More than a year after Facebook's $2 billion acquisition of Oculus Rift and virtual reality's promise to transform digital storytelling, major marketers are taking the 3-D technology out for a test drive but are far from ready to shift their activations into high gear.
"This year we've probably got three conversations going on with clients about ways that they can use virtual reality," said Matt Powell, co-president of Kirshenbaum Bond Senecal + Partners. "Last year, we were having one conversation."
After testing Oculus Rift last fall at a skateboarding event in Brooklyn where consumers could virtually take a ride with their friends, Mountain Dew ran a second VR activation at South by Southwest with a campaign targeting snowboarders that added live-action video. The idea was to turn one-off campaigns into hubs of digital content—similar to mini App Stores.
That strategy of rapidly churning out fresh videos is why Dan LaCivita, president of Firstborn, which ran both campaigns, is bullish on VR. "Once you have this platform, you're able to reuse it from event to event," he said. "Those are the brands that get a lot of bang out of this."
Still, like all nascent technologies, VR has challenges to overcome before it can be taken seriously as an advertising platform. When Volvo wanted to promote its XC90 SUV at last year's Los Angeles Auto Show, it built a mobile app that works with Google Cardboard, the Internet giant's own version of VR. Holding up a phone to the device let users take a virtual test drive and check out the car's interior.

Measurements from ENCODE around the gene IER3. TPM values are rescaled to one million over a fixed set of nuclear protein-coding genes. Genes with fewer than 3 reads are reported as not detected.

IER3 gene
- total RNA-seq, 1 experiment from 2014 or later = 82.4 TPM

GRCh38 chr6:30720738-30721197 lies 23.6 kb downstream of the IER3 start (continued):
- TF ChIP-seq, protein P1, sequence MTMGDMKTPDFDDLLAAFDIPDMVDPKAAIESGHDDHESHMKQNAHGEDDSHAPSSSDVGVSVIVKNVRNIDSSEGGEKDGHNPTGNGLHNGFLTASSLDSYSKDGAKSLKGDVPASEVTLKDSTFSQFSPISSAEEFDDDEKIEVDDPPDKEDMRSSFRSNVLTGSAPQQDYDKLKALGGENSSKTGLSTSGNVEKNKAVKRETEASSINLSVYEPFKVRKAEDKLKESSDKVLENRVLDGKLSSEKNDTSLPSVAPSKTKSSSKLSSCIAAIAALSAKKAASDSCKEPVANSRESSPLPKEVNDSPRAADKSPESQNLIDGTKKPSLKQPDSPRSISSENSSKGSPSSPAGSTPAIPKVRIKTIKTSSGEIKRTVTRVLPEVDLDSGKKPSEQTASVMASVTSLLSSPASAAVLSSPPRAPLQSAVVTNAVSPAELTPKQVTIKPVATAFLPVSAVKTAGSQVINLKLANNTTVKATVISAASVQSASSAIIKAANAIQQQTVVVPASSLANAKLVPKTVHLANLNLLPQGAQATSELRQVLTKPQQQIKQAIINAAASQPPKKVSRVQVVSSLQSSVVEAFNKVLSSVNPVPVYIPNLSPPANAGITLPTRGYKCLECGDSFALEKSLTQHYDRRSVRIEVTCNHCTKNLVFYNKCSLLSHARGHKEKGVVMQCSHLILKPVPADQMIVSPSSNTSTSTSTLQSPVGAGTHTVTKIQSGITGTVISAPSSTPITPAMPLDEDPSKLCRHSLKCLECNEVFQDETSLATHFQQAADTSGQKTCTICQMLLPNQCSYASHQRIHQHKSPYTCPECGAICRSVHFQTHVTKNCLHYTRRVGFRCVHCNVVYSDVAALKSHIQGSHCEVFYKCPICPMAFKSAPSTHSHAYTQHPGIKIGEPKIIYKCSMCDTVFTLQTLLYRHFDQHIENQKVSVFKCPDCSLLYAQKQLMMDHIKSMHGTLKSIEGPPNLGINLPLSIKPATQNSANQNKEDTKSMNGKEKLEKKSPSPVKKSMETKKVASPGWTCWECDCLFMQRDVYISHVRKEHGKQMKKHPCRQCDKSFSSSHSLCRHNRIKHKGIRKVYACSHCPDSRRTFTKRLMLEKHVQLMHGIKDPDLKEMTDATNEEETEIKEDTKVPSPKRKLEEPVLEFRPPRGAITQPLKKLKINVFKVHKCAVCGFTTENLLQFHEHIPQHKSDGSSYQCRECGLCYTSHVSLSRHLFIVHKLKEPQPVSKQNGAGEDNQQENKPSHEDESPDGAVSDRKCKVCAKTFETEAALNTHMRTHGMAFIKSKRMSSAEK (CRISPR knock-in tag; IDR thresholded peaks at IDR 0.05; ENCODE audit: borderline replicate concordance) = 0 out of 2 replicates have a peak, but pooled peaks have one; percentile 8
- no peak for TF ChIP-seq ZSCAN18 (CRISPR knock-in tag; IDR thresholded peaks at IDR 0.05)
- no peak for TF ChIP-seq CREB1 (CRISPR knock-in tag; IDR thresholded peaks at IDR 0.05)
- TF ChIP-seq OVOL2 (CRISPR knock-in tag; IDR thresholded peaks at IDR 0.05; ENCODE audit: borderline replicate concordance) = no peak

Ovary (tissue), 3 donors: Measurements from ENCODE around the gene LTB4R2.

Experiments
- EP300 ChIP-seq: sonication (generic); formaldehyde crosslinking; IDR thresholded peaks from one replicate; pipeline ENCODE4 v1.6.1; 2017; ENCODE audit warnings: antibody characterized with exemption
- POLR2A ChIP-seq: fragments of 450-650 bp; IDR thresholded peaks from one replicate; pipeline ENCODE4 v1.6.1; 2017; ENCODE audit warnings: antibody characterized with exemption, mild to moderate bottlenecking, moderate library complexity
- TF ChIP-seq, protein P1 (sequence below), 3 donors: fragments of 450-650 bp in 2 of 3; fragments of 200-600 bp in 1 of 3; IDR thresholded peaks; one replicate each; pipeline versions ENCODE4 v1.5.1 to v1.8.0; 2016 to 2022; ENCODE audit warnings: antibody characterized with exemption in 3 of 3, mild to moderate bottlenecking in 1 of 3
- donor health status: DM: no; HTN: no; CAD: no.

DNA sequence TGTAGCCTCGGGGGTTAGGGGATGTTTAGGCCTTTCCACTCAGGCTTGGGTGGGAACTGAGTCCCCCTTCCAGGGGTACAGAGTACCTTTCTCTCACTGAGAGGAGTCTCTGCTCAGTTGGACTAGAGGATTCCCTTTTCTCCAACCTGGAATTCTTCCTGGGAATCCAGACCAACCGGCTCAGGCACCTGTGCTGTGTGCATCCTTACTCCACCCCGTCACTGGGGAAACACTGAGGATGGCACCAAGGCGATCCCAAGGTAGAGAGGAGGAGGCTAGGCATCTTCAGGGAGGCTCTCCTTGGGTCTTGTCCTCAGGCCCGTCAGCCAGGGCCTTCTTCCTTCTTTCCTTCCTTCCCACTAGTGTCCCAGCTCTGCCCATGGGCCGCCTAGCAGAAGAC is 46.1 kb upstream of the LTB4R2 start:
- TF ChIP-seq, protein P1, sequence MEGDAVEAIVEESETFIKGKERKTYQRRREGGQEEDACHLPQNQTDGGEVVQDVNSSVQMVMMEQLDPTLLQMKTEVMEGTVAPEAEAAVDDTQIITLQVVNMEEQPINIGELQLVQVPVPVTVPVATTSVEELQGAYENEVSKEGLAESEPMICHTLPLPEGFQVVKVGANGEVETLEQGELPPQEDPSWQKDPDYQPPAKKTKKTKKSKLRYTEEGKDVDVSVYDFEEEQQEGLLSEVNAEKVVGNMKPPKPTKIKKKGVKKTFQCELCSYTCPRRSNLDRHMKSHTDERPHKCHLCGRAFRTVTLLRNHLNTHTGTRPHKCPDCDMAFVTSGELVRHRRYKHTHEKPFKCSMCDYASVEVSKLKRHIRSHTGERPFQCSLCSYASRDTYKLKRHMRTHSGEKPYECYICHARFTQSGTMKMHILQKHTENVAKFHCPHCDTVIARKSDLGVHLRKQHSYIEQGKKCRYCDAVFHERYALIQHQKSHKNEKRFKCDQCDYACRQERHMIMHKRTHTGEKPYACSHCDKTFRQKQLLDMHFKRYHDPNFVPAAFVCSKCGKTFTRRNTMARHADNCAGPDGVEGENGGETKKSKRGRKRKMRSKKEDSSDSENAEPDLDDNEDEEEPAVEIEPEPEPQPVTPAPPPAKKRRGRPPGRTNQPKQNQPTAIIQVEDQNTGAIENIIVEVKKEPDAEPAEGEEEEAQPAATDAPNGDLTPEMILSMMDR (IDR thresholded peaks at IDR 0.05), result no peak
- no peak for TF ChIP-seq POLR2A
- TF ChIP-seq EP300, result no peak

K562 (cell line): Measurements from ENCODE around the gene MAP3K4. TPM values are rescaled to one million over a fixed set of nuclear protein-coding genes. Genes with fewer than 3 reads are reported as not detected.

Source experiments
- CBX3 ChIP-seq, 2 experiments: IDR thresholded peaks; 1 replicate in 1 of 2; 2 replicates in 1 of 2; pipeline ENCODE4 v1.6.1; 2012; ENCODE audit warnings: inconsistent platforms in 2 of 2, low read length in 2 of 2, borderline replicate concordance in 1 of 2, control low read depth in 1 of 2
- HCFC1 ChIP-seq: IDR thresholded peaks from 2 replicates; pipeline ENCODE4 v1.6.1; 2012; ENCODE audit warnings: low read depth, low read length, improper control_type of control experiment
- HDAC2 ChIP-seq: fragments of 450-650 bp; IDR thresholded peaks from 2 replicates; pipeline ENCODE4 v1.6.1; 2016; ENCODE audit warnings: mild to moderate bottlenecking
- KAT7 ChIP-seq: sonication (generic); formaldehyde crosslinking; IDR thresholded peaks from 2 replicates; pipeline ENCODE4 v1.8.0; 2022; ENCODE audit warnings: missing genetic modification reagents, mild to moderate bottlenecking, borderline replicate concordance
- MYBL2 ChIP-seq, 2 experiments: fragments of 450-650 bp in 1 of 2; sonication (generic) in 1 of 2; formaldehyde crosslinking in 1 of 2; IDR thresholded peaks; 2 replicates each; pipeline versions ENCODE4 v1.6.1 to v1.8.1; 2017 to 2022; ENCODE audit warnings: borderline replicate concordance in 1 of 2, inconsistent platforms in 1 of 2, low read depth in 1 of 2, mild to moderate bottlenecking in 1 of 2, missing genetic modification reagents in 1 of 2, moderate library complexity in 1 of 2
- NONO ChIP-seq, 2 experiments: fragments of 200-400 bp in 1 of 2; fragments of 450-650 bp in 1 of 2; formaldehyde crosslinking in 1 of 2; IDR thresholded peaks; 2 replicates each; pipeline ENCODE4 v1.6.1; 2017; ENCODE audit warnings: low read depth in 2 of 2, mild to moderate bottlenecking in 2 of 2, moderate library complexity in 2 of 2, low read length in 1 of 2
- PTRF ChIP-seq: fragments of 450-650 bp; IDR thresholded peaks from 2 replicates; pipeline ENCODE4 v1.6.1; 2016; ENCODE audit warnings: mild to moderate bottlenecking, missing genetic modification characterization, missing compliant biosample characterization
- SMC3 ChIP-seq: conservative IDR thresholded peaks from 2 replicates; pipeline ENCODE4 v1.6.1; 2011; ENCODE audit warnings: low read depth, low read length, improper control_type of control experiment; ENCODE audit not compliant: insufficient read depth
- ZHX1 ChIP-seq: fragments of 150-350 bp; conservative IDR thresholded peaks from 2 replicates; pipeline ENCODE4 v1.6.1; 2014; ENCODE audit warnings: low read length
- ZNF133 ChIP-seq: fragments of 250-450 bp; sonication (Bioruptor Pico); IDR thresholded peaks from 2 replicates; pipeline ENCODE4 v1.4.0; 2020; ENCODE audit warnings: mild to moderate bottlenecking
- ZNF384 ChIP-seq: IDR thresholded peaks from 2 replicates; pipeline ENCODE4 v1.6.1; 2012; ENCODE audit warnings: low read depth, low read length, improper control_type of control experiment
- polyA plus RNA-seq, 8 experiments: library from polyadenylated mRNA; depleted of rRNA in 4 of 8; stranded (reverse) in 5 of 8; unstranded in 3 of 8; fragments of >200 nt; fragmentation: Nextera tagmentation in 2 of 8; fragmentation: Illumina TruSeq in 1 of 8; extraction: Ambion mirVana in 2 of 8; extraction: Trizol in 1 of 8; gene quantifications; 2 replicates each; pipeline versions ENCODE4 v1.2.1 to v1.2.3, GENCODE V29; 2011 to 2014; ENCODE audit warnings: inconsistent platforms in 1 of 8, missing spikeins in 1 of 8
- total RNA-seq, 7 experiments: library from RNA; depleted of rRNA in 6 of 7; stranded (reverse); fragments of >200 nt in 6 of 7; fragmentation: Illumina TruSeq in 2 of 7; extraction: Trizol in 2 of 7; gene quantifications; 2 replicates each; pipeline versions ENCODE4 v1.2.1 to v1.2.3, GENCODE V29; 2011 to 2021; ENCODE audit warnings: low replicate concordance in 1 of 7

The campaign gave agency R/GA hands-on experience with VR, said Nick Coronges, the agency's global chief technology officer. He noted VR remains a small area of investment—comparing it to mobile marketing, which took years to gain traction with agencies and brands. And with the growth in wearables and connected devices, keeping up with VR—and steering clear of failures like Google Glass—will be a tougher challenge for brands. "What you'll see is a lot of experimentation," he said. "We might be where mobile was in 2005."
Costly production is also an issue, as videos can run more than $1 million. "You're now considering producing in a 360-degree environment, so it increases your postproduction costs exponentially," explained Tom Dunlap, 72andSunny's director of production. "I would venture to say that it's more expensive than television commercials." To cut costs, the agency is experimenting with 3-D printers for building inexpensive camera equipment like rigs used to shoot video from multiple angles.
Mike Rubenstein, vp of integrated solutions at Hill Holliday, who has done VR work for Merrell, agreed that it is difficult to justify the steep cost, especially as headsets like Samsung Gear retail for $200 and others aren't even available to consumers.
"It's a bit of a gamble, and you are making something of an investment in the creation of this content, which is not second nature to most on the agency or the production side," he said. "You kind of need to go all-in at this point to make it worthwhile."